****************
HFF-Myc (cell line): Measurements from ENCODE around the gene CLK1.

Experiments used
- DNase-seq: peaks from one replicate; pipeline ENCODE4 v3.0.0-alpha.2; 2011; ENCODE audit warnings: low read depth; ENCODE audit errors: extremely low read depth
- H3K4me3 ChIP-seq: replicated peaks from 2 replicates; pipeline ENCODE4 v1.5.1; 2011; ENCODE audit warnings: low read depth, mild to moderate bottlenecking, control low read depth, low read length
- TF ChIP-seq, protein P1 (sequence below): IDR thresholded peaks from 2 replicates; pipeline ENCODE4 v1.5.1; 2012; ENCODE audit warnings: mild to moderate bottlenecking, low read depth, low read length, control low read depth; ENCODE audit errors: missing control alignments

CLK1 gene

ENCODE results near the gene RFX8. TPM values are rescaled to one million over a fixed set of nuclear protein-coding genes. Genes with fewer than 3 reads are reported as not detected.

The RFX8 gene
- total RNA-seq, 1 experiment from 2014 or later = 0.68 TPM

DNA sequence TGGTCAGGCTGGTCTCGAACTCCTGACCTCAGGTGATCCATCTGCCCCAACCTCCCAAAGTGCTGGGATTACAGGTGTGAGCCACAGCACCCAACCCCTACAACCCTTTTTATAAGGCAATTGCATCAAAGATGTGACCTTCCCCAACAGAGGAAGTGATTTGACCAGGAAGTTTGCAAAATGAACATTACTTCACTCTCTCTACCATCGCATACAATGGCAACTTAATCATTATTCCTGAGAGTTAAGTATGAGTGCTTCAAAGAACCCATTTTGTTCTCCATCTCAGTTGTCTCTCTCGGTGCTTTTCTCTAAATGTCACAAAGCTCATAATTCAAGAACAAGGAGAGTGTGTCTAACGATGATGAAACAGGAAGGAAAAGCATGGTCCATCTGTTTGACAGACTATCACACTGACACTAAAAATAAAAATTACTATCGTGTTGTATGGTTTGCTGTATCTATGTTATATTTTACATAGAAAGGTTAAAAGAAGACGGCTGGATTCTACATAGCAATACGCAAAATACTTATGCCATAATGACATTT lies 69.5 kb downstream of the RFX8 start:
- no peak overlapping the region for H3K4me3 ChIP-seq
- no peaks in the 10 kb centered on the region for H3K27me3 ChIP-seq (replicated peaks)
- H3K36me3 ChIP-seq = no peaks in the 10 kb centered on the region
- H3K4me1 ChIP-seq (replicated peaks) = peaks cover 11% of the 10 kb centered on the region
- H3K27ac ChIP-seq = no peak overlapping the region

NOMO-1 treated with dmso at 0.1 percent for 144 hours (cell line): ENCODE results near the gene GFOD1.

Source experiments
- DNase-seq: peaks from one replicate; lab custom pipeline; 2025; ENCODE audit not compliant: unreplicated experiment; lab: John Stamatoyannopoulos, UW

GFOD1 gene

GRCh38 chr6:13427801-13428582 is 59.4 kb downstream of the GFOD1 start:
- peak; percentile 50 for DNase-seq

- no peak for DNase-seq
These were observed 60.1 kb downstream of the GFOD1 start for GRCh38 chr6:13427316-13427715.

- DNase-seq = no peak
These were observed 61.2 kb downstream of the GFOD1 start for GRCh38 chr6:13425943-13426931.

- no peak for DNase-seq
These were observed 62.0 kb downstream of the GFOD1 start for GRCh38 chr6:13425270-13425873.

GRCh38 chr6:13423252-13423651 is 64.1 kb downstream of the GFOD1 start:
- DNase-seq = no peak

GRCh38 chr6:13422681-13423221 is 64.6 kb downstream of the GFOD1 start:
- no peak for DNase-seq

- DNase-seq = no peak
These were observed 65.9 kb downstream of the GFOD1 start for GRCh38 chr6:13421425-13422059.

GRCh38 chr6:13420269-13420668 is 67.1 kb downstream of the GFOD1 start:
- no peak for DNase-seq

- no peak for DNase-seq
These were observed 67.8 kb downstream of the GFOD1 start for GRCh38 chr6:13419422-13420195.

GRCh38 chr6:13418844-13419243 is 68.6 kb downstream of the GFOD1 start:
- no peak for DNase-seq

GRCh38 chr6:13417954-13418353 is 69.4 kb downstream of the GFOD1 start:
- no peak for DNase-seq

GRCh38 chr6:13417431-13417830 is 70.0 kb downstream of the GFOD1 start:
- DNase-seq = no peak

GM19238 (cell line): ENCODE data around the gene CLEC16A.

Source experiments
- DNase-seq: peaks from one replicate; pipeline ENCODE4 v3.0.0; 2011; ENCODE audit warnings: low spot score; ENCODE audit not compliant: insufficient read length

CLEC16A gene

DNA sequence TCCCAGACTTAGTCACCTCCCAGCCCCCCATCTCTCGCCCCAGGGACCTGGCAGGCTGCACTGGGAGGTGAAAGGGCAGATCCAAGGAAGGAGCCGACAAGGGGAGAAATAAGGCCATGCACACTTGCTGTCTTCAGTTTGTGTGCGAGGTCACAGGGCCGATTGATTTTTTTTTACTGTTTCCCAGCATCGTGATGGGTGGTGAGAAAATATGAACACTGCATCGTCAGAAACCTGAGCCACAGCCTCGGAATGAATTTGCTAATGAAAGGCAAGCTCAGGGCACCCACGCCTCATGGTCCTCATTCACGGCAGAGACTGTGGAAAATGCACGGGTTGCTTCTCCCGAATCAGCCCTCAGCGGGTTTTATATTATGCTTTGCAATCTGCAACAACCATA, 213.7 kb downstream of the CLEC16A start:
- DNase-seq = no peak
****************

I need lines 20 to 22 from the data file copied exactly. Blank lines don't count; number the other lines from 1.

GRCh38 chr6:13427801-13428582 is 59.4 kb downstream of the GFOD1 start:
- peak; percentile 50 for DNase-seq

- no peak for DNase-seq